Naughty Neighbors (film)
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Naughty Neighbors is an animated short, directed by Bob Clampett and first released on November 4, 1939. It features Porky Pig as the leader of the McCoy clan and Petunia Pig as the leader of the Martin clan. The script was written by Warren Foster, the main animator was Izzy Ellis, and the music director was Carl Stalling.
Images of family feuds had become part of Folklore of the United States since the late 19th century, deriving from the depictions of actual conflicts such as the Hatfield–McCoy feud in the sensationalist press. By the 1930s, depictions of hillbilly culture in mass media typically involved two families engaged in an armed conflict over mountains and hills. Michael Frierson points that the image of the hillbilly so popular in media during the Great Depression, could have different meanings for the American audience of the time. On one hand, they were images from what was for most Americans a half-forgotten past. An Atavistic throwback to the 19th century. But the economic hardship that was also part of the hillbilly image resonated with what much of the audience was either already experiencing or feared it would experience.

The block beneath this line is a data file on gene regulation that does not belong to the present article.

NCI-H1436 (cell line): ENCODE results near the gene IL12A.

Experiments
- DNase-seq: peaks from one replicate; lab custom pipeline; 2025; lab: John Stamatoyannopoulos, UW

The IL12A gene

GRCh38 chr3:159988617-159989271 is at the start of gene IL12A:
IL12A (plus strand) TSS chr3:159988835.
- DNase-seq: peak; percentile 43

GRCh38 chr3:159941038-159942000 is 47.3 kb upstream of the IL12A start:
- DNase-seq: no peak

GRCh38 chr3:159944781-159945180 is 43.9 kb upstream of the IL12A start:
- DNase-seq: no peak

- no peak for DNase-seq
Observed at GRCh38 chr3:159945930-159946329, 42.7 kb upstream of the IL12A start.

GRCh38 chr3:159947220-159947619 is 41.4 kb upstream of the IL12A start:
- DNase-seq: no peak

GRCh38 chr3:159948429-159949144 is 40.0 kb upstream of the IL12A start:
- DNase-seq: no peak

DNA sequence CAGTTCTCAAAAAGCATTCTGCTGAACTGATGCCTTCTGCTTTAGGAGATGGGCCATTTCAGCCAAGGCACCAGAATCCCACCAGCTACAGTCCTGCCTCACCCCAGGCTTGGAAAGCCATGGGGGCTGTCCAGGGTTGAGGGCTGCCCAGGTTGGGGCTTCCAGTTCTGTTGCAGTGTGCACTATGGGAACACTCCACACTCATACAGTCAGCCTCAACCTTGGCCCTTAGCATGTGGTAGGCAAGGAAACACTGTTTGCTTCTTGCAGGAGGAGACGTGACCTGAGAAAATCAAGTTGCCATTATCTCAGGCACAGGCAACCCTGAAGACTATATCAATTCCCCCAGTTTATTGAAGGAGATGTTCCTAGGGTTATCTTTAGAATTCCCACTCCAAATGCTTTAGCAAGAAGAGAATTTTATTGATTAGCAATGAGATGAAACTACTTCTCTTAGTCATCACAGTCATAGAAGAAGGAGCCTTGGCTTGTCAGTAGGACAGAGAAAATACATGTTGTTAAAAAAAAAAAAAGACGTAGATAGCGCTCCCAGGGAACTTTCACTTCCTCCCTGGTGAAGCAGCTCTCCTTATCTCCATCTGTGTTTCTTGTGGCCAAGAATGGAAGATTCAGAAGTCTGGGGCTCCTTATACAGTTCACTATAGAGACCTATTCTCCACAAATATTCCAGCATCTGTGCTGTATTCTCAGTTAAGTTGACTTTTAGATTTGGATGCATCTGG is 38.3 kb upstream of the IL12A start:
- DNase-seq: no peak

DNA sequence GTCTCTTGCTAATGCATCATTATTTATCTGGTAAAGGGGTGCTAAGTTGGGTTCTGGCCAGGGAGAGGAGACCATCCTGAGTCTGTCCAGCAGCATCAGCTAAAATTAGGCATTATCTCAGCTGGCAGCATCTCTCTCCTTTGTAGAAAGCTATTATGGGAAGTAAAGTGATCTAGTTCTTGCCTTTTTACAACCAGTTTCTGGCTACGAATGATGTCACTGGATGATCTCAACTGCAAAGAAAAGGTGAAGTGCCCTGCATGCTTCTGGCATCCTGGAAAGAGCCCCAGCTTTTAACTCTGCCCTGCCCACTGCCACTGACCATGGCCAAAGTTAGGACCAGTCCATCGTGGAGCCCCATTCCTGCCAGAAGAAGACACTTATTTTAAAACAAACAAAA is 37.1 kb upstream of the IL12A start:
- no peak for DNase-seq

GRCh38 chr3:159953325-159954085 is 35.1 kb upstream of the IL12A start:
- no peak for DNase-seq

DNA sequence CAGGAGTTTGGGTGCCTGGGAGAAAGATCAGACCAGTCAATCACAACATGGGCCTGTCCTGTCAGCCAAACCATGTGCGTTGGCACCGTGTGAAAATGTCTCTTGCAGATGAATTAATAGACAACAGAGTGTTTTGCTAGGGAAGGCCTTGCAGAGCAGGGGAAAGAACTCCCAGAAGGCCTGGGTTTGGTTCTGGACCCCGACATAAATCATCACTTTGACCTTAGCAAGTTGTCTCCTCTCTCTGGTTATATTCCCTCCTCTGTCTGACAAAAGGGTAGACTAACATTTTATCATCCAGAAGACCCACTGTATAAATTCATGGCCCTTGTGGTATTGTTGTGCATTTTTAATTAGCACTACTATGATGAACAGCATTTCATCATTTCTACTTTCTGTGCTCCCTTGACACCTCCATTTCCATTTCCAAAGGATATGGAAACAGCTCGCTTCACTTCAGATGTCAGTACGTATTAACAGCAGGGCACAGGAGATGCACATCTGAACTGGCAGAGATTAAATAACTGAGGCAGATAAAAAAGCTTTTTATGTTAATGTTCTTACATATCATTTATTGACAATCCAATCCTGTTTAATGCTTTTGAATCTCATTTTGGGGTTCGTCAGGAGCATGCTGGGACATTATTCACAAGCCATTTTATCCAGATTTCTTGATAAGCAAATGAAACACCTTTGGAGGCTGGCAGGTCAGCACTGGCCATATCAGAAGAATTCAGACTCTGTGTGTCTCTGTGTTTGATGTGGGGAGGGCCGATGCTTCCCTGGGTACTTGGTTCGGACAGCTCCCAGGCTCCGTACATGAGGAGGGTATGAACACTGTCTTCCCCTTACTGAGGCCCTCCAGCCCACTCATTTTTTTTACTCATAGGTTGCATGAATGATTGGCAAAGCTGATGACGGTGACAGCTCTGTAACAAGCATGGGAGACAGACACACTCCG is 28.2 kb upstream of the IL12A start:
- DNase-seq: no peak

Warner Bros. Cartoons adopted pre-existing stereotypes concerning hillbillies for their cartoons. As a variation, the familiar image of the bearded and barefoot yokel was transformed into that of an anthropomorphic barnyard animal. Otherwise, the characterization of the stereotypical hillbillies remained the same and humor was derived from their feuds, their violence, their stupidity, their odd speech, their music, and their laziness. The overall image was clearly related with other contemporary stereotypes concerning Southerners, such as their supposed strange way of speaking, laziness, and that they were quick to anger and resort to violence.
In the hands of Tex Avery, Bob Clampett, and Friz Freleng, the cartoon hillbillies emerged as figures who foiled the power of local sheriffs, drove away those who attempted to preach peace to them, rejected urbanization, and lacked work ethic. But also figures who remained free to do as they pleases and to reject the influences of mainstream American culture. Frierson views them as anarchists, an alternative to the "patriotic" and conformist characters depicted in so many films from the same period.
In this Romeo and Juliet meets the Hatfields and McCoys short, the film is set in the "quiet hills of old Kaintucky" (Kentucky), where according to the introduction "the hill folk live in peace and harmony". This description is immediately contradicted by a brief view of a chaotic battle. The short properly opens by featuring the front page of a newspaper, the "Ozark bazooka", which reports that the leaders of the two rival clans have signed a non-aggression pact. The geographic references to Kentucky and the Ozarks are mutually contradictory. The following scene introduces the two leads, who start singing an idealistic song about how "the fighting ends" and about their new friendship. Or as Porky puts it: "Now we're pally-wallies". The clan members seem to belong to multiple species, many of their members being including chickens, ducks, and geese. Curiously Porky and Petunia are apparently the only pigs of either family.